So here goes…

Firstly, You may not want to make your bike route the very same route as what you take with your car. Get to know the general area between your home and to where you wish to ride. For safer routes to where I need to go, I check out Google Maps on occasion to see if I can find low-traffic roads to ride on.

I’ll use my commute to work as an example: After Google Mapping the best possible route to take by bike,  I then drove on those roads to and from work, finally deciding which ones I could get away with on my bike. I went back on Google Maps a few times and drew out my own personal bike route. The route consists of both high traffic roads and low traffic neighborhood roads, bike lanes, big shoulders, and a short area where there is neither a shoulder nor bike lane with relatively heavy traffic (the only part of my bike route that stinks big time).

Secondly, ride your bike regularly to and from the corner store, a friend’s house, the park, etc. Take long joy rides in neighborhoods but also make sure you’re getting a feel for what it’s like to ride on roads with real traffic. If the traffic is too heavy, too fast, or too scary, you don’t have to force yourself to ride it. Start out by riding on roads that make you comfortable, slowly building up to the more challenging roads. That way, when you’re ready to take a serious ride, such as commuting to and from work or biking to Art Walk downtown, you’ll not feel so intimidated. When a bike rider feels intimidated, they may not be in the right mindset to handle situations gracefully enough. And remember, don’t ride your bike on roads with fast, heavy traffic if there’s no large shoulder or no bike lane.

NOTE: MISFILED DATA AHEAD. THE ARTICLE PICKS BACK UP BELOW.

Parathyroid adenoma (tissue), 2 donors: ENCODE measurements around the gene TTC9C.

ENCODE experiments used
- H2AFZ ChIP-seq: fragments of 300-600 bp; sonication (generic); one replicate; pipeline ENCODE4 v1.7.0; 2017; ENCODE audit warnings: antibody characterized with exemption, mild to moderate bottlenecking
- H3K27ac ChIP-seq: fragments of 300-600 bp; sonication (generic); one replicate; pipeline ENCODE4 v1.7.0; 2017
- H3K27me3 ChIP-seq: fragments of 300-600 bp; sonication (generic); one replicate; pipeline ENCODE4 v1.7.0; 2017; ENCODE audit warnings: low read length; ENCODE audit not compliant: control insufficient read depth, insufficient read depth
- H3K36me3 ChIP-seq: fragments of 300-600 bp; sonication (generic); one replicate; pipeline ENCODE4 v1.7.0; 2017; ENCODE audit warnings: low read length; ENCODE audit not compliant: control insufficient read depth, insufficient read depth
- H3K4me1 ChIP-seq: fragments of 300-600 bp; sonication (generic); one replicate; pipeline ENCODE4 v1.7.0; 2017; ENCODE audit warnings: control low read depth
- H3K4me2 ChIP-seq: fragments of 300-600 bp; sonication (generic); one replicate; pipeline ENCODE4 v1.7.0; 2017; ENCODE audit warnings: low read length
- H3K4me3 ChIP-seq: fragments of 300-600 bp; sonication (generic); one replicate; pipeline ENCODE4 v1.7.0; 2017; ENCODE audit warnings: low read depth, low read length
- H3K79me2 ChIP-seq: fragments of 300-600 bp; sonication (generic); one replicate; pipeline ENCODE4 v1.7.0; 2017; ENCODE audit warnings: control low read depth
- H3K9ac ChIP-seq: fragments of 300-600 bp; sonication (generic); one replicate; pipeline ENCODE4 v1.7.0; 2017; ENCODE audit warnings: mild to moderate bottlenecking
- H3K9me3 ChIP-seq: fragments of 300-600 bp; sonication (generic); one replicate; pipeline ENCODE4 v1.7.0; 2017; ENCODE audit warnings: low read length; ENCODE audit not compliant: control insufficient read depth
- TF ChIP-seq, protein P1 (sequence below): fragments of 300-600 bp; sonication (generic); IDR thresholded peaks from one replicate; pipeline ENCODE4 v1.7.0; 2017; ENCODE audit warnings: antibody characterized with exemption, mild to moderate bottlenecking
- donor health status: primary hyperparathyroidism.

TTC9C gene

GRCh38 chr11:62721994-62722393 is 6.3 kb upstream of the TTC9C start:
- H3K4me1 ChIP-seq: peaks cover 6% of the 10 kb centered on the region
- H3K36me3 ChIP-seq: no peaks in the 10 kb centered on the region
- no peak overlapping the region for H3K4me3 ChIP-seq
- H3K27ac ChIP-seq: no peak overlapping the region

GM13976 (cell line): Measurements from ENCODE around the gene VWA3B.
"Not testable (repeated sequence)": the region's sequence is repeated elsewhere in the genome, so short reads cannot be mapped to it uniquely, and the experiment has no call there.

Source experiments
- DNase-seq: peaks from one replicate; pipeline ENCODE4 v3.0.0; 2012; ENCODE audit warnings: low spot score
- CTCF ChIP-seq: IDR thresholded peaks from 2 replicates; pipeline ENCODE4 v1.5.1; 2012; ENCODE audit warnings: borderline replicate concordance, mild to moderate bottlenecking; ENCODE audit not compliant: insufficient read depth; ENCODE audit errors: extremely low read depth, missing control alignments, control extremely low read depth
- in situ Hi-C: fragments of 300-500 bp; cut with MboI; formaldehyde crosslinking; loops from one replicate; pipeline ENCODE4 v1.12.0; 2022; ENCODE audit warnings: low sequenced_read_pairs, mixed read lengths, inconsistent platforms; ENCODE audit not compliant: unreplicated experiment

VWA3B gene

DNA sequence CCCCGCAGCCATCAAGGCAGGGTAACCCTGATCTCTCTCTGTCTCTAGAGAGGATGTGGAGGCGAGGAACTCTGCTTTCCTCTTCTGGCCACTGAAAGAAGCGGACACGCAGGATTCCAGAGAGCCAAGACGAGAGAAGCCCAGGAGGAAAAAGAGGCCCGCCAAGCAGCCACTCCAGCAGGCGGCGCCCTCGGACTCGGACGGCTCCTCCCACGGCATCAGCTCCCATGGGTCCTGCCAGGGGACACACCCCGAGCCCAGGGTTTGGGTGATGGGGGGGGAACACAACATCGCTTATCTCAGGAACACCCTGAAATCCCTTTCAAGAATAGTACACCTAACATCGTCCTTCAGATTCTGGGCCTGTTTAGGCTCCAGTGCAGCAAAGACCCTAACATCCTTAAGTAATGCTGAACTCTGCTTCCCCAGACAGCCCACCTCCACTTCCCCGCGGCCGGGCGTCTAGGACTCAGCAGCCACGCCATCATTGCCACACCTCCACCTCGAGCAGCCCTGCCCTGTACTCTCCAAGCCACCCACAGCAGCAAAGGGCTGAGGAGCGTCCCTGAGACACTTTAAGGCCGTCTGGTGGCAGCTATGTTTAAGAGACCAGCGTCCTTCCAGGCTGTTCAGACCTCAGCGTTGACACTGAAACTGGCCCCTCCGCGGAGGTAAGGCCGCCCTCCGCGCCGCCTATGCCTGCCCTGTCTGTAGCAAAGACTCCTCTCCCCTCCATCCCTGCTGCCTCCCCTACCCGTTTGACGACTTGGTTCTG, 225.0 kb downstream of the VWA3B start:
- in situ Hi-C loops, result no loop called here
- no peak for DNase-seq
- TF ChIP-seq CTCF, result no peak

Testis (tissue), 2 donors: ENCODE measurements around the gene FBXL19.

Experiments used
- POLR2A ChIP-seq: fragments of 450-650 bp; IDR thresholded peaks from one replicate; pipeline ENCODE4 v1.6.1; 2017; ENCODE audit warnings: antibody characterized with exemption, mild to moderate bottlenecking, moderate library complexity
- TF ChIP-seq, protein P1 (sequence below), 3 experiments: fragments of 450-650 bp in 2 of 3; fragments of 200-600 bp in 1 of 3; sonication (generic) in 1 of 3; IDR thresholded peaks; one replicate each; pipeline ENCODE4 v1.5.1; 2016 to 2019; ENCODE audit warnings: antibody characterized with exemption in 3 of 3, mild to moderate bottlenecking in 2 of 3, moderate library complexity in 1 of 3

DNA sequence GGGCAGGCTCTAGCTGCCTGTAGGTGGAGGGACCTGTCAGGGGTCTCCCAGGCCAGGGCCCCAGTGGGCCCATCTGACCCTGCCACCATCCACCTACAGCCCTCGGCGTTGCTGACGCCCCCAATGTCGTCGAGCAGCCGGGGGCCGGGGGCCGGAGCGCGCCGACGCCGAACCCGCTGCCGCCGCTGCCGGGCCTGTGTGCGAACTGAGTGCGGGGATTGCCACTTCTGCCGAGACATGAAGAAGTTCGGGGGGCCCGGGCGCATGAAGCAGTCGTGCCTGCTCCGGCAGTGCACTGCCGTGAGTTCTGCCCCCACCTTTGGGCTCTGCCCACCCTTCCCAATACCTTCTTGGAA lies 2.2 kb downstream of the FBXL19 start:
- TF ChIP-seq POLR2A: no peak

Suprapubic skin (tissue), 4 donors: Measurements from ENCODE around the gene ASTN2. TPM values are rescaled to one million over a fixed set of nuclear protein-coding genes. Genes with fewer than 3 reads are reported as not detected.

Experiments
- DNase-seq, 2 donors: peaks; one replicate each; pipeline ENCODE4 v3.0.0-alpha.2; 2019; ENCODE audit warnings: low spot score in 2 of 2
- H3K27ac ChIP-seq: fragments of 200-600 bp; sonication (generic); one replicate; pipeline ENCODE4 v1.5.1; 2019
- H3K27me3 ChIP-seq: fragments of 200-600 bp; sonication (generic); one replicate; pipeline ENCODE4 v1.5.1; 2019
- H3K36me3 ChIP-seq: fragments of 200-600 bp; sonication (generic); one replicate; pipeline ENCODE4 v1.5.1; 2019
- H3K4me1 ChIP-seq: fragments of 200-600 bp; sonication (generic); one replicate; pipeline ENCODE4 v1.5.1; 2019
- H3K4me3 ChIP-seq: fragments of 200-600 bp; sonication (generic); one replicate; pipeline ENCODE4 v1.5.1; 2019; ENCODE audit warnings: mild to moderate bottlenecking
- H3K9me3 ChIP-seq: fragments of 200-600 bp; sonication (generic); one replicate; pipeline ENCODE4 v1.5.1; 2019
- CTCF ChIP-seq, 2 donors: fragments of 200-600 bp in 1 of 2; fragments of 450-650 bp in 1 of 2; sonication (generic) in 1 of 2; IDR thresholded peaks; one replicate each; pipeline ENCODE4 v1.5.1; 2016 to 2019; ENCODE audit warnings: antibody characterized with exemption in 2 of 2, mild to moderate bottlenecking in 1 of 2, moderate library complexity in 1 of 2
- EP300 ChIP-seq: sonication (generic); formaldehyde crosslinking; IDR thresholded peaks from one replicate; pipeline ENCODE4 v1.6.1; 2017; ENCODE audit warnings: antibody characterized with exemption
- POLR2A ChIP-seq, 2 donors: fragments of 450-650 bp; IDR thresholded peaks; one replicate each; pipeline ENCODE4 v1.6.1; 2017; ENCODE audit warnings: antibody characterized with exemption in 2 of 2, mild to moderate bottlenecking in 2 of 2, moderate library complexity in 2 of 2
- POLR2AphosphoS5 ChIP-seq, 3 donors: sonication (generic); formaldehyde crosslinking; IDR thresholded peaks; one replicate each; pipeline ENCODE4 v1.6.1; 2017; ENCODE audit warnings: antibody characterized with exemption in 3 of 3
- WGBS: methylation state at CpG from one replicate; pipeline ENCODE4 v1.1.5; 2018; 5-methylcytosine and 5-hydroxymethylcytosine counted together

Third, after you’ve ridden your bike quite a bit in and out of traffic on joy rides, and after you’ve driven on that route with your car a few times, making sure you’re driving that route during the times you’ll be riding your bike, you’ll then be ready to ride that route with your bike, but only during non-peak days and hours. Meaning, take that route with your bike on a lazy Sunday to get a feel for it. See how long it will take you to ride it so that you’ll make it to your destination on time. Make sure to give yourself plenty of time in the event you’re somehow stuck in heavy traffic during rush hour. Also, give yourself extra time so that when you arrive to your destination, you can freshen up and change clothes.

Finally, after getting a good feel for bike riding on the street in general, and getting a good feel for the best route on a bike, you’ll ideally be more confident a rider to be able to handle a serious ride.

Some additional tips:

You should wear a helmet.